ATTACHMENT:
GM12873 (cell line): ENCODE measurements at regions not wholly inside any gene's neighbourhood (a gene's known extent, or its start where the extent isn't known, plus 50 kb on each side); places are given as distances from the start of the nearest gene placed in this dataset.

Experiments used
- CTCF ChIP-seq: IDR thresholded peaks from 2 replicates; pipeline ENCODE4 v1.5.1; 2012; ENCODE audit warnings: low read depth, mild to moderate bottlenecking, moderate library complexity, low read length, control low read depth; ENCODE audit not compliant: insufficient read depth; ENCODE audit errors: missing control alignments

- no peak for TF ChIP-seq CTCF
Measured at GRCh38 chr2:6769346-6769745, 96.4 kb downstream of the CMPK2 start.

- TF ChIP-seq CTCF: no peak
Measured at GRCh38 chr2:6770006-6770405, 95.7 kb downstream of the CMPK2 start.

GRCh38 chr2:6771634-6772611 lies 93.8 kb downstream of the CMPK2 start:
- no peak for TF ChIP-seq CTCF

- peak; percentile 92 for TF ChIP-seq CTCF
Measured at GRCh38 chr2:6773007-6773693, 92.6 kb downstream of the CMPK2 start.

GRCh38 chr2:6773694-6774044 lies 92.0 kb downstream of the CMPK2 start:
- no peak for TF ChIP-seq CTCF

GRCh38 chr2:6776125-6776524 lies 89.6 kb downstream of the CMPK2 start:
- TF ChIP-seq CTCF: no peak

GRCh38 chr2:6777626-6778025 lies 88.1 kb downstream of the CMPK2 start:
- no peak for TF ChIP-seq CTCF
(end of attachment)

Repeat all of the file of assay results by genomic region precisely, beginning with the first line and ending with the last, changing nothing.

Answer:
GM12873 (cell line): ENCODE measurements at regions not wholly inside any gene's neighbourhood (a gene's known extent, or its start where the extent isn't known, plus 50 kb on each side); places are given as distances from the start of the nearest gene placed in this dataset.

Experiments used
- CTCF ChIP-seq: IDR thresholded peaks from 2 replicates; pipeline ENCODE4 v1.5.1; 2012; ENCODE audit warnings: low read depth, mild to moderate bottlenecking, moderate library complexity, low read length, control low read depth; ENCODE audit not compliant: insufficient read depth; ENCODE audit errors: missing control alignments

- no peak for TF ChIP-seq CTCF
Measured at GRCh38 chr2:6769346-6769745, 96.4 kb downstream of the CMPK2 start.

- TF ChIP-seq CTCF: no peak
Measured at GRCh38 chr2:6770006-6770405, 95.7 kb downstream of the CMPK2 start.

GRCh38 chr2:6771634-6772611 lies 93.8 kb downstream of the CMPK2 start:
- no peak for TF ChIP-seq CTCF

- peak; percentile 92 for TF ChIP-seq CTCF
Measured at GRCh38 chr2:6773007-6773693, 92.6 kb downstream of the CMPK2 start.

GRCh38 chr2:6773694-6774044 lies 92.0 kb downstream of the CMPK2 start:
- no peak for TF ChIP-seq CTCF

GRCh38 chr2:6776125-6776524 lies 89.6 kb downstream of the CMPK2 start:
- TF ChIP-seq CTCF: no peak

GRCh38 chr2:6777626-6778025 lies 88.1 kb downstream of the CMPK2 start:
- no peak for TF ChIP-seq CTCF